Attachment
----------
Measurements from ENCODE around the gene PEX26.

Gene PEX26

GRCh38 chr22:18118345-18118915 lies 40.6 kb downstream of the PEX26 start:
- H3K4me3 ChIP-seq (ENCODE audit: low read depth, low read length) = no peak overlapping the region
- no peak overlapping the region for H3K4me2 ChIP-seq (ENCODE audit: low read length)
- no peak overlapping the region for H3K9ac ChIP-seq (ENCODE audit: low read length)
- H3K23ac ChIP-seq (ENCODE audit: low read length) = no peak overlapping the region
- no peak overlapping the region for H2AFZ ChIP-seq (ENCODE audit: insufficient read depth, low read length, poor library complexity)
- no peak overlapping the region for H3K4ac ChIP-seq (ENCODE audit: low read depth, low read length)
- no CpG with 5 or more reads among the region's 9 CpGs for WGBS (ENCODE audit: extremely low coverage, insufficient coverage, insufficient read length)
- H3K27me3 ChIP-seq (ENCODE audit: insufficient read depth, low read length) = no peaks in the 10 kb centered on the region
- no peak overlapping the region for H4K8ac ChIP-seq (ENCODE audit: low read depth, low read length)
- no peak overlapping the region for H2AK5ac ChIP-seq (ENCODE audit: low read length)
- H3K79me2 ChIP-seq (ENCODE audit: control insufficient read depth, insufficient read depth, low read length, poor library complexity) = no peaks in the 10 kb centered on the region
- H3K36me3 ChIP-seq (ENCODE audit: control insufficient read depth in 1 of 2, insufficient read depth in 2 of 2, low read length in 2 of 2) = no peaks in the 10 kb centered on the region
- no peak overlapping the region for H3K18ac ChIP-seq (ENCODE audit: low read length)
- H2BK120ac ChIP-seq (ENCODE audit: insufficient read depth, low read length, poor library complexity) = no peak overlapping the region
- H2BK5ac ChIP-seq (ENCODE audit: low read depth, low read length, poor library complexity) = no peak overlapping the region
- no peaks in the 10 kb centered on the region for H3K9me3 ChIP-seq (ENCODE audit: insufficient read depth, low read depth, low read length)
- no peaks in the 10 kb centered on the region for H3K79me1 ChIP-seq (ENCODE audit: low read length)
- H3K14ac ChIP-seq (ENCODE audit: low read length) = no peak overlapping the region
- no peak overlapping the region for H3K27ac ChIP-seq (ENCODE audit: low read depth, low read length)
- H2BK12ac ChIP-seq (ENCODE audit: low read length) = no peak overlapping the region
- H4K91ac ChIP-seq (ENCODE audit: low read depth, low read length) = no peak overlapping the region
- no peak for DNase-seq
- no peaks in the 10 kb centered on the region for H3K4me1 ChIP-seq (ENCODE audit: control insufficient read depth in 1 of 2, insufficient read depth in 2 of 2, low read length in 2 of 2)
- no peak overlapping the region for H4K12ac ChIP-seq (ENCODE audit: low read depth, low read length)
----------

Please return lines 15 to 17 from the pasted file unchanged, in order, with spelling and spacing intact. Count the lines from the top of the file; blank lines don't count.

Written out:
- H3K36me3 ChIP-seq (ENCODE audit: control insufficient read depth in 1 of 2, insufficient read depth in 2 of 2, low read length in 2 of 2) = no peaks in the 10 kb centered on the region
- no peak overlapping the region for H3K18ac ChIP-seq (ENCODE audit: low read length)
- H2BK120ac ChIP-seq (ENCODE audit: insufficient read depth, low read length, poor library complexity) = no peak overlapping the region